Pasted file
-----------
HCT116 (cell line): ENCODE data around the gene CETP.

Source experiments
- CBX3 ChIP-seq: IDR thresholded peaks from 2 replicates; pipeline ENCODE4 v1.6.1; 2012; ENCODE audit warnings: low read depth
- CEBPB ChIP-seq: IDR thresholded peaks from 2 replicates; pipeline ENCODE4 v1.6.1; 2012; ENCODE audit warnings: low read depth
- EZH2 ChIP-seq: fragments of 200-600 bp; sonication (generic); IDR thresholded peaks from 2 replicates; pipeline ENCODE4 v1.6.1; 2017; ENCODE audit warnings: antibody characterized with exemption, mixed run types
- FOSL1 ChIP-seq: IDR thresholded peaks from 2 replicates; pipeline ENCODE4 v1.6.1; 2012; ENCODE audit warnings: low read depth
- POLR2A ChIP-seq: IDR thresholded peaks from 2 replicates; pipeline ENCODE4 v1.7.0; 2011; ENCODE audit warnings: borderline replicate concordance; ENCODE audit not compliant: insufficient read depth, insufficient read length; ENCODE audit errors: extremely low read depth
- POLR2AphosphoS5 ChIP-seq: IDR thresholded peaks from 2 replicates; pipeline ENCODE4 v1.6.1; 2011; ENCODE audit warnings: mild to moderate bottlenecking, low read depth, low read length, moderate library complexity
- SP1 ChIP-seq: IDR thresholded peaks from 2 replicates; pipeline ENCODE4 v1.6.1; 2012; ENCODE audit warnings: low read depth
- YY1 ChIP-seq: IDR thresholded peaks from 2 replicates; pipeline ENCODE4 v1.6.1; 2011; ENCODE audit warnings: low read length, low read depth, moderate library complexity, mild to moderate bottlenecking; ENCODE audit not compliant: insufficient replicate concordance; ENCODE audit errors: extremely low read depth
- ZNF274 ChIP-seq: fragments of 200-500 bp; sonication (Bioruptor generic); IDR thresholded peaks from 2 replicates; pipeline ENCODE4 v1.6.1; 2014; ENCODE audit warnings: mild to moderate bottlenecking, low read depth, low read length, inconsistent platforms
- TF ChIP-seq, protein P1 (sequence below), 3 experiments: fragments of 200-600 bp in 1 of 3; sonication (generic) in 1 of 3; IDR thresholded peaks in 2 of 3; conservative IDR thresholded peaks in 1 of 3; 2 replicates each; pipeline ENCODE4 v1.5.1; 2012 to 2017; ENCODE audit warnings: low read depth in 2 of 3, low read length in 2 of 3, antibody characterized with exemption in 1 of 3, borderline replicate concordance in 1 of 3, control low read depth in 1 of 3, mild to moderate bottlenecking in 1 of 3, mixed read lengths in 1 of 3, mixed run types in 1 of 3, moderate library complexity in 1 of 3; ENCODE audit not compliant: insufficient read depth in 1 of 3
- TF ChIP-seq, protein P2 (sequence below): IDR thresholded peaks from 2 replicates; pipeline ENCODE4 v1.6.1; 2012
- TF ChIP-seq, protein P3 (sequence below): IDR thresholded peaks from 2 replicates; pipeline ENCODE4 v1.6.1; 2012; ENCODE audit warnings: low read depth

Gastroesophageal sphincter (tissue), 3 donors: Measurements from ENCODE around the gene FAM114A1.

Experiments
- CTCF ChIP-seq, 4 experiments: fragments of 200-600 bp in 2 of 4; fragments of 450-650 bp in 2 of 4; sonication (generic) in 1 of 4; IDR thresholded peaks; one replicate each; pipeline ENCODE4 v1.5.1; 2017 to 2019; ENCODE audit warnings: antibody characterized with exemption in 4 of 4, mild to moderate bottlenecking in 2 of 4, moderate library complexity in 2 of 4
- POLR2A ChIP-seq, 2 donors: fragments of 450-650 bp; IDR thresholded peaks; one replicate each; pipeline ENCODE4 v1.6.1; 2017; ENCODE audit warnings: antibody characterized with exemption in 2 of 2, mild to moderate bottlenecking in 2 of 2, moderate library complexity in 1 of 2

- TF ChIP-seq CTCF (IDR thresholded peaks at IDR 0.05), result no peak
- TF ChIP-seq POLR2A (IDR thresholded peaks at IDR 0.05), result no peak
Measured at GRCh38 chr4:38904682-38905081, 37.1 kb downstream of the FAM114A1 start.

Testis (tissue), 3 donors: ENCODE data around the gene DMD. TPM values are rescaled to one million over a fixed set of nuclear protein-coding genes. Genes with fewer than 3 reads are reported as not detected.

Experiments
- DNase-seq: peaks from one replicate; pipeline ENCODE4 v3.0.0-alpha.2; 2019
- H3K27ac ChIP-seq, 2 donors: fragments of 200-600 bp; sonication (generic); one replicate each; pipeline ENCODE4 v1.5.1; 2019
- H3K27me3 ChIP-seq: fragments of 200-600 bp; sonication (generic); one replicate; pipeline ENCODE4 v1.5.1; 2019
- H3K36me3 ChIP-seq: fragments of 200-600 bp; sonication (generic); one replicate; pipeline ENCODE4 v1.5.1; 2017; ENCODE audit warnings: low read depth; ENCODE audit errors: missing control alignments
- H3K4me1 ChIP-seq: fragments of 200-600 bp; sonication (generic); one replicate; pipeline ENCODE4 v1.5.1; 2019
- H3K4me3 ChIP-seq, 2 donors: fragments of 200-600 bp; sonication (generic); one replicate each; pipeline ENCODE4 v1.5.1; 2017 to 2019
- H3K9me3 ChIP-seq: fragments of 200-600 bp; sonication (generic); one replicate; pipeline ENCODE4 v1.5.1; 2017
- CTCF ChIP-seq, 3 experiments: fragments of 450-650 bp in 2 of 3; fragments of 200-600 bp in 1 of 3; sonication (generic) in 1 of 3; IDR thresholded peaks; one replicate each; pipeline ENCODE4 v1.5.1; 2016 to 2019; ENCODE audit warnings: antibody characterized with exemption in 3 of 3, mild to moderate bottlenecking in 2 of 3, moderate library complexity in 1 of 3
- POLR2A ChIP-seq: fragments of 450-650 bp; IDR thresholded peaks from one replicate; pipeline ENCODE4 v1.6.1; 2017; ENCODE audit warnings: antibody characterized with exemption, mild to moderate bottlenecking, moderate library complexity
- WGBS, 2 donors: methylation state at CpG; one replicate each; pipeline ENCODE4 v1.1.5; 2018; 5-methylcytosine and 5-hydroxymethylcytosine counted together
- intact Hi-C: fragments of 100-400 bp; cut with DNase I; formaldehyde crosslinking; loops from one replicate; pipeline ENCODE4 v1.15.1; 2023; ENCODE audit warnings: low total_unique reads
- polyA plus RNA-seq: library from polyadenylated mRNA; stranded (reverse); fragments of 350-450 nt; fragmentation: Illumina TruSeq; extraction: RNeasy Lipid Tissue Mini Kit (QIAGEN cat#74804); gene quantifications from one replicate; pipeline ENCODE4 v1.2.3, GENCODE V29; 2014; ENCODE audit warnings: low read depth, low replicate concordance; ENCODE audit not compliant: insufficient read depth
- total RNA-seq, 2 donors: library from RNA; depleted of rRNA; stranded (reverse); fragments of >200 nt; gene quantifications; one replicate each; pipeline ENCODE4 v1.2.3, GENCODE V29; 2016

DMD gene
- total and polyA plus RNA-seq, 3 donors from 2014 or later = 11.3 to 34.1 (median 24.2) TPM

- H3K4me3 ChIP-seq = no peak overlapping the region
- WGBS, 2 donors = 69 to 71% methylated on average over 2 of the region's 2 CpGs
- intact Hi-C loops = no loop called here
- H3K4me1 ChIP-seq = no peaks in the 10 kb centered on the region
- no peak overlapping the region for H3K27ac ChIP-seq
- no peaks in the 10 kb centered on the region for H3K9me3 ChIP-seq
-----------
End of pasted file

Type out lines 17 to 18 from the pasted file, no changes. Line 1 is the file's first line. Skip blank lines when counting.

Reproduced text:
- CTCF ChIP-seq, 4 experiments: fragments of 200-600 bp in 2 of 4; fragments of 450-650 bp in 2 of 4; sonication (generic) in 1 of 4; IDR thresholded peaks; one replicate each; pipeline ENCODE4 v1.5.1; 2017 to 2019; ENCODE audit warnings: antibody characterized with exemption in 4 of 4, mild to moderate bottlenecking in 2 of 4, moderate library complexity in 2 of 4
- POLR2A ChIP-seq, 2 donors: fragments of 450-650 bp; IDR thresholded peaks; one replicate each; pipeline ENCODE4 v1.6.1; 2017; ENCODE audit warnings: antibody characterized with exemption in 2 of 2, mild to moderate bottlenecking in 2 of 2, moderate library complexity in 1 of 2